Why a Hit-or-Miss Approach to Job Search Won't Increase Your Chances of Landing a New Job

Greg Simpson Blog

trash can and crumpled paper

The headline pretty much said it all.

“How Not to Get a Job.”

That cryptic headline sat atop a recent article in the New York Times that described the trials and tribulations of the owner of a public relations firm who posted a job opening on a series of online job boards, including Indeed and Linkedin.

The results were, well, a bit odd.

“What do a fragrance designer, New York City cop, bed-and-breakfast manager and youth hockey coach have in common?” asked Allan Ripp, owner of the New York-based Ripp Media.

“Each of them recently applied for an account director position at my public relations firm, along with 500 others whose experience and skill sets ranged from vaguely on-point to off-the-charts irrelevant. Auto collections manager? Home health aide? Visual merchandiser? Count them all in.”

It has long been understood that the easy access to online job postings—a true digital innovation that has fundamentally changed the way we navigate our careers—has a dark side: spam.

Easy access to online job postings has apparently convinced people that it’s a good idea to send resumés out to as many potential employers as possible, regardless of whether they are qualified or not. The end result of this hit-or-miss strategy is not a surge in the number of people landing jobs, but rather a massive increase in the time it takes employers to sort through the spam.

The recruiters we talk to at LHH report that at least 50 percent of job seekers that apply for jobs online don’t meet the basic qualifications as outlined in the original post.

Greg SimpsonSVP, Career Transition Practice Leader
Ripp did not hold back when describing the trend materializing in his inbox.

Ripp described the online job marketplace as a place where “restless applicants shoot off their résumés like one of those T-shirt cannons at a football stadium, firing without aiming. Not a single candidate bothered to look us up and refer to what we do in the cover note. Instead, they all invoked grand boilerplate statements meant to impress the hiring gods.”

For individual job seekers, the article about Ripp Media should serve as a loud wake-up call. If you’re like many, you’ve been posting a lot of resumés on a lot of sites and not getting much in return. If you fall into that category, it’s time to ask yourself: am I guilty of spamming employers?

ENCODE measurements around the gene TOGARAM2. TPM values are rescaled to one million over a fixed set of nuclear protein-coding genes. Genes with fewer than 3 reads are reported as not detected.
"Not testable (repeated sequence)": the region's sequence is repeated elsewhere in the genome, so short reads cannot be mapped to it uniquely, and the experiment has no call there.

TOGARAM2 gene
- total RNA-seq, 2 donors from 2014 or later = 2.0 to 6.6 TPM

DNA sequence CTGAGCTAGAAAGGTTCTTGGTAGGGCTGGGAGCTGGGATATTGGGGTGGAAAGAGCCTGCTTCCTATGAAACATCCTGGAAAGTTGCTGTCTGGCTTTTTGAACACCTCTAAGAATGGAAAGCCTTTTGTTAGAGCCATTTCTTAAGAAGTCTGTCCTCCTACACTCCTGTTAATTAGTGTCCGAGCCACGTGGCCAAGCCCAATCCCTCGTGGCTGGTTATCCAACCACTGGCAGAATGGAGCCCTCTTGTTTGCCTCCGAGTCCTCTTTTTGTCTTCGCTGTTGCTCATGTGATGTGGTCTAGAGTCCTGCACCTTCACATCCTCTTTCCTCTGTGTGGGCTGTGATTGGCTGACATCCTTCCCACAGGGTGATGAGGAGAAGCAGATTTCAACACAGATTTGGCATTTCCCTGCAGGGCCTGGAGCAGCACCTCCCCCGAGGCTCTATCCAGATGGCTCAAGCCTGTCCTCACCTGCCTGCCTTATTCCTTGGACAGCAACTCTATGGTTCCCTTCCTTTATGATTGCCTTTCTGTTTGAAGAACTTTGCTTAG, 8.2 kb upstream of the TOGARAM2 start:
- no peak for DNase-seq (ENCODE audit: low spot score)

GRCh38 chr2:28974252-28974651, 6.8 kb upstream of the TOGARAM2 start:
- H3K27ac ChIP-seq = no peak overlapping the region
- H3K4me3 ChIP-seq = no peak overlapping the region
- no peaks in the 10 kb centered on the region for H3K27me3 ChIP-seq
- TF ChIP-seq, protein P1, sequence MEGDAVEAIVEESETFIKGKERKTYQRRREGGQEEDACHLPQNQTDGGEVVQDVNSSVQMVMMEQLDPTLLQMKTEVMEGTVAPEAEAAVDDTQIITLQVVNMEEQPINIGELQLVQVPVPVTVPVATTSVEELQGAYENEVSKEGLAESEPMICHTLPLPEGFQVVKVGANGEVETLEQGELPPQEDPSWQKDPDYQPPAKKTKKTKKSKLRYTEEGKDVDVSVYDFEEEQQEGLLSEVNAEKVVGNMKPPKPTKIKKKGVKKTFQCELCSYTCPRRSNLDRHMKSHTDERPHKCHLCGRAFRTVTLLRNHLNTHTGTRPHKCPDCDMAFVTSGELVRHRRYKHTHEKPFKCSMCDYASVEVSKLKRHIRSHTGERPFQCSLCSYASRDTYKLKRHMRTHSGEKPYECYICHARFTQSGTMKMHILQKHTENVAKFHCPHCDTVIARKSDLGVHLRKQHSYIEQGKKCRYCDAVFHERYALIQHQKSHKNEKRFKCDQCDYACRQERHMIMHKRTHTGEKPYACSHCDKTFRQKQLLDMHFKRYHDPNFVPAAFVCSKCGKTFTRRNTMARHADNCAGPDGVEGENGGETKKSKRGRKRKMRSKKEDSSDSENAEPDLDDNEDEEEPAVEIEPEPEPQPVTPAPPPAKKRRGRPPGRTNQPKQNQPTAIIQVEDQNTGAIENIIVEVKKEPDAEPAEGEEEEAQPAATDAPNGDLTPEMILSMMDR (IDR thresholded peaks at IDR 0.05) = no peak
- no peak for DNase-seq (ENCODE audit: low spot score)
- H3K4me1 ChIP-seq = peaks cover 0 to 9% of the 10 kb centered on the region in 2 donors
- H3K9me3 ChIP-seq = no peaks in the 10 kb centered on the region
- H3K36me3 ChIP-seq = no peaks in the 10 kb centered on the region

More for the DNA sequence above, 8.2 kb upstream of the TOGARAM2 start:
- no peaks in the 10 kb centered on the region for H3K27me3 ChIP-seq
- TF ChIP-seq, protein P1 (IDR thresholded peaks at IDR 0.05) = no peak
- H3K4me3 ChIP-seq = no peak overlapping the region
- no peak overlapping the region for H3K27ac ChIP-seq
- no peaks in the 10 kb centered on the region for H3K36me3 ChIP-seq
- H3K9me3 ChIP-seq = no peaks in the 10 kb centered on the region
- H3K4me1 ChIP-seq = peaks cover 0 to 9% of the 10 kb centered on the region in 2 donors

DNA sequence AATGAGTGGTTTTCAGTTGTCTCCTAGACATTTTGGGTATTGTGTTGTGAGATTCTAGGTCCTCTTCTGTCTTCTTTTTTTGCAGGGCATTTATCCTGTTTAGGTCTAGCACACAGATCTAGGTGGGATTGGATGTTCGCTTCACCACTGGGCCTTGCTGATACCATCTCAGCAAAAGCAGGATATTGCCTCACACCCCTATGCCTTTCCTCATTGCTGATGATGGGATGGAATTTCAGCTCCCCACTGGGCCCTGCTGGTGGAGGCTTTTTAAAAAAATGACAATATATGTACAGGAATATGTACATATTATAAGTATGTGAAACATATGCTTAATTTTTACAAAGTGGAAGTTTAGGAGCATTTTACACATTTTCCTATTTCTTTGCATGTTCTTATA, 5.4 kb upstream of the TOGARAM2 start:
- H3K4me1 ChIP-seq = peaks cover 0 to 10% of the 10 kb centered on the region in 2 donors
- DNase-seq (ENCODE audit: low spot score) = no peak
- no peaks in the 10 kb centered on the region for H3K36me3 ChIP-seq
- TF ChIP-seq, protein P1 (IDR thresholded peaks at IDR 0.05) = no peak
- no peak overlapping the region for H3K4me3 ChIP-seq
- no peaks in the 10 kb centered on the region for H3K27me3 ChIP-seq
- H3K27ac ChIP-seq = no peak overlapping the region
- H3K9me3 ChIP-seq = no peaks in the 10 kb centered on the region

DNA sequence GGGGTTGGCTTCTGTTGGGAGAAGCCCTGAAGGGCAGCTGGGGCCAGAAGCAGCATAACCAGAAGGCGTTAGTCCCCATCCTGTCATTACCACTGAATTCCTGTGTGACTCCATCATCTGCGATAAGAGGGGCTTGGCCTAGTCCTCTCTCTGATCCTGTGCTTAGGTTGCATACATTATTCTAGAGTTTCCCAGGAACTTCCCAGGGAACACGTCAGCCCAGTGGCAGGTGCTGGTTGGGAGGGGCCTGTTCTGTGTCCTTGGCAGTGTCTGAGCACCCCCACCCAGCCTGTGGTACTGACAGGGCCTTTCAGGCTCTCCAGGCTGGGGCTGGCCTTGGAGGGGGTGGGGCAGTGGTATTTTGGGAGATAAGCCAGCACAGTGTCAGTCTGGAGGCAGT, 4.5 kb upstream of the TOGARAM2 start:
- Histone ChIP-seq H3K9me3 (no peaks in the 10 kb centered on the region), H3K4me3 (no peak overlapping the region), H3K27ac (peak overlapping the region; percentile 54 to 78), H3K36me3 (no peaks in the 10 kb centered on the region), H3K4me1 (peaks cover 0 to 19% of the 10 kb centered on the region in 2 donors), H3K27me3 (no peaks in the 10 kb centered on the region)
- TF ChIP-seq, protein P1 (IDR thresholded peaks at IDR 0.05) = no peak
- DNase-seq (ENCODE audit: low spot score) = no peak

The recruiters we talk to at LHH report that at least 50 percent of job seekers that apply for jobs online don’t meet the basic qualifications as outlined in the original post. And LHH research indicates that of all those responding to online job posts, somewhere between three and 10 percent actually secure a job.

If your online applications and/or resumes are vanishing into a digital black hole, it’s time to step back and evaluate your approach and make adjustments that will improve your chances of actually getting an interview for a job you applied for online.

You’ve got to ask yourself some really tough questions. Are you really qualified for that job you saw online? Do you really think you may be selected as one of the best-qualified candidates?
 
If you answer ‘no’ to both questions, don’t waste your time applying. With thousands of candidates applying for all the choice jobs posted online, your time will be better spent on other search methods, such as securing introductions and referrals through networking, engaging with search firms or staffing companies, or attending job fairs.

If you decide to apply online, increase your odds by selecting “niche” job boards that specialize in your profession, industry, location or salary level. Look to see if you have an opportunity to apply through company websites where the volume of applications might be lower. Before submitting your application, check your network to see if you have any existing connections into the organization, or know someone who can make an introduction.

Most importantly, conduct a careful point-by-point comparison of your qualifications and the requirements for the position before applying.

For example, if the job requires six years of experience and you have four, go for it. However, if the position specifically requires “six years of outside sales experience” and you don’t have any, move on.

To maintain job search momentum, limit the amount of time spent on job boards and be realistic and strategic in responding to online postings.

Remember, a targeted approach will beat a hit-or-miss approach every time.

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